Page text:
The other defensive tackle is more of a pass rusher type who can get into the backfield quickly and effectively through the B gap.
This goes for passing plays and running plays.
This defensive tackle’s responsibility is to wreak havoc in the backfield.
The defensive ends line up in at least 5 Techniques, on the outside shoulder of the offensive tackle on their side of the field.
If a tight end is on the field for the offensive, the defensive end might also slide even further out to the inside shoulder of the tight end for alignment purposes.
The defensive ends are considered edge rushers in a Tampa 2 defense.
Their job is to get into the backfield on the outside of the offensive tackles.
In the running game, their job is to collapse the line of scrimmage and force ball carriers on run plays to make a move, hopefully toward the inside of the defense.
The Tampa 2 defense will have a Mike, Sam, and Will linebacker on the field at all times, much like in a traditional Cover 2 or 4-3 base defense.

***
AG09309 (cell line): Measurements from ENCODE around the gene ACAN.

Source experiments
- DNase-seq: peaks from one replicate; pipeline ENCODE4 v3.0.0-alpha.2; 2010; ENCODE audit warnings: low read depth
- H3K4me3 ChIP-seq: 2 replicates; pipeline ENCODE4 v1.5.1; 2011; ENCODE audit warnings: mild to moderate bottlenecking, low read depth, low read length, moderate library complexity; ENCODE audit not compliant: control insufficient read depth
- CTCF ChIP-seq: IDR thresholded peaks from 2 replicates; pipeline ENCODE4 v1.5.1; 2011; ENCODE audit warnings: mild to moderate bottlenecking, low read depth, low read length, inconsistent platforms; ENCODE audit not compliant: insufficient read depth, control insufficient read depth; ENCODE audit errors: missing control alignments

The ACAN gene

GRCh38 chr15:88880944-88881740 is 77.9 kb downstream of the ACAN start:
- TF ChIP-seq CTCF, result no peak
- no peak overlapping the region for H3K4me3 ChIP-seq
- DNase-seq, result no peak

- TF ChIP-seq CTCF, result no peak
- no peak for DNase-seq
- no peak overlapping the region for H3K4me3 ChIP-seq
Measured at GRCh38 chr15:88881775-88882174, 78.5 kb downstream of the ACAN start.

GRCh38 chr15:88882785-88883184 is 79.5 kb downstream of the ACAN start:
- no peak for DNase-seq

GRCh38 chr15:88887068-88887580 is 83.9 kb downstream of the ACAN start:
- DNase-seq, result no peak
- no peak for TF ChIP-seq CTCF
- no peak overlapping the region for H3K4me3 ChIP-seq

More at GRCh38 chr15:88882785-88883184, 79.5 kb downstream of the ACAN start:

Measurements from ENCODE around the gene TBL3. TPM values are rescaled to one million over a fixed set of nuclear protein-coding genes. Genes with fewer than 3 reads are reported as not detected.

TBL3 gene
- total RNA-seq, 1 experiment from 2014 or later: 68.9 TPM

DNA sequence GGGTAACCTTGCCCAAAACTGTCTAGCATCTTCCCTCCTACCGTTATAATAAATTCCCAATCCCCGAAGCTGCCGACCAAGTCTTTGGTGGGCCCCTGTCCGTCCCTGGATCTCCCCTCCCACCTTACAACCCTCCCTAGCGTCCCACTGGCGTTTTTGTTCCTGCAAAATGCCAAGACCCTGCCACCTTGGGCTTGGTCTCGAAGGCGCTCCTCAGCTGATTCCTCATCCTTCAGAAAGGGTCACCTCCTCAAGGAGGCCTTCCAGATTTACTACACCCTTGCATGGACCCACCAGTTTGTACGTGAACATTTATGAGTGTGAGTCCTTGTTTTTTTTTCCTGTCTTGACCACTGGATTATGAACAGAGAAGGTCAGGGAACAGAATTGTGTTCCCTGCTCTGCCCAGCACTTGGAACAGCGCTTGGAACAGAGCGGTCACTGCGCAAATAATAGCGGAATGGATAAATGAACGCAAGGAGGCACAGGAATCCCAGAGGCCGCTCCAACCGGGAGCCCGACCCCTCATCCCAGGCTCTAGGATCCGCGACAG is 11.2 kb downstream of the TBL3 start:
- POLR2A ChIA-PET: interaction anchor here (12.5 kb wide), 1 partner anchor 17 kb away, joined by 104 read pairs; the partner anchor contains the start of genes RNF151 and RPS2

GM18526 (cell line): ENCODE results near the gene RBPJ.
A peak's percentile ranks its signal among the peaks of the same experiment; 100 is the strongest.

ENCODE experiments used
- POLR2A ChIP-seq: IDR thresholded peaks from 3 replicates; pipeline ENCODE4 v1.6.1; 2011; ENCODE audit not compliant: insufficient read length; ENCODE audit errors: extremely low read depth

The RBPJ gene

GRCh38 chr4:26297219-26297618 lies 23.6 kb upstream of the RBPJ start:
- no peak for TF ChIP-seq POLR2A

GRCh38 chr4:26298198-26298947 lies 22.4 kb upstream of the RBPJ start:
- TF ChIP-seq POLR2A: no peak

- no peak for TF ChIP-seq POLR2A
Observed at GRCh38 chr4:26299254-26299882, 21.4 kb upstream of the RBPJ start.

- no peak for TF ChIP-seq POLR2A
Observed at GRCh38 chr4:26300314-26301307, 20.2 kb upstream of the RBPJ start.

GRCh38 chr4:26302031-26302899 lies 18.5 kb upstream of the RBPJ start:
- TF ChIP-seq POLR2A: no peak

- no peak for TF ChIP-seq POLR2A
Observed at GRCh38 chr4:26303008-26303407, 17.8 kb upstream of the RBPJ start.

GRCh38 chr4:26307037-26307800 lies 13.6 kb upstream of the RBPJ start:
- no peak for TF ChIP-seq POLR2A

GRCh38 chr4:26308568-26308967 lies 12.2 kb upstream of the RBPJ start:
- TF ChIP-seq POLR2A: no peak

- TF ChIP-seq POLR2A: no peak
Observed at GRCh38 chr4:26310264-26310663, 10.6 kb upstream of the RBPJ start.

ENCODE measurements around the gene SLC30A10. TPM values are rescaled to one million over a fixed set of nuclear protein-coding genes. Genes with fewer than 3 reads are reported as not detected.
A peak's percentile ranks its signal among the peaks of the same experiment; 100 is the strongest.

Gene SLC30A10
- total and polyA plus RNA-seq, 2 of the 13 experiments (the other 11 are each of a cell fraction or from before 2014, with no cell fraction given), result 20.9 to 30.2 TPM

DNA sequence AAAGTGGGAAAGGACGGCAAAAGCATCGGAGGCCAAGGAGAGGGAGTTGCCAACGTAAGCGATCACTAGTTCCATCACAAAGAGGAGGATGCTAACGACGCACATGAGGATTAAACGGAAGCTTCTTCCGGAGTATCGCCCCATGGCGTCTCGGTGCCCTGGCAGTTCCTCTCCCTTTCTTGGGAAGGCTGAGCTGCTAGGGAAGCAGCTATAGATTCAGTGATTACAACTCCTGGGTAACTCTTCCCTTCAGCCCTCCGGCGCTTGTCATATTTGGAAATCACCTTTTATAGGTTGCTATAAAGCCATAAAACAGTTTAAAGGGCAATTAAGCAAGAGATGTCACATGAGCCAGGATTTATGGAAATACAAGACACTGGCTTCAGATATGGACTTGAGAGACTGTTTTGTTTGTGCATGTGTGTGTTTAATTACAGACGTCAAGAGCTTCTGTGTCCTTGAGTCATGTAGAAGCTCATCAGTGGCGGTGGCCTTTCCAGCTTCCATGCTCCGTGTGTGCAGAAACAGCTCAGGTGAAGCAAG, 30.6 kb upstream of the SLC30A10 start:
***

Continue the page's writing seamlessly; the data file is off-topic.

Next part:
Their alignments will differ slightly from both of those formations, though.
The Mike (middle linebacker) will line up a little deeper before the snap of the ball than both the Sam (strong-side linebacker) and Will (weak-side linebacker).
That’s because the Mike’s responsibility in coverage will be the deep zone, while the Sam and the Will won’t have to drop back as much.
Another big difference between the Tampa 2 and other similar formations are that the two outside linebackers will be primarily responsible for the open gaps along the line of scrimmage on running plays.
It will be the Sam and Will’s responsibility to cover the B and C gaps at the line, while the Mike will more often be the support tackler, identifying where the holes are and where the ball carrier is going before making a move to attack the line of scrimmage.
Passing coverages out of the Tampa 2 are always a zone coverage.
That’s the entire idea behind the formation.
Once the linebackers recognize that the play is a pass, they will all drop into coverage at different depths.
The Mike in a Tampa 2 must be quick and have the ability to drop back into coverage.
Once he reads that a play is a pass, he must drop straight back about seven yards to cover the middle third of the field.
The Sam and the Will line up a little closer to the line of scrimmage than the Mike because their zone coverage responsibilities are from the line of scrimmage to about seven yards back.
Their job is to curl to the quarter of the field that they will cover in tandem with the two cornerbacks.
While the personnel in the secondary of a Tampa 2 defense will be the same two cornerbacks and safeties as in the Cover 2 and 4-3, their responsibilities are slightly different.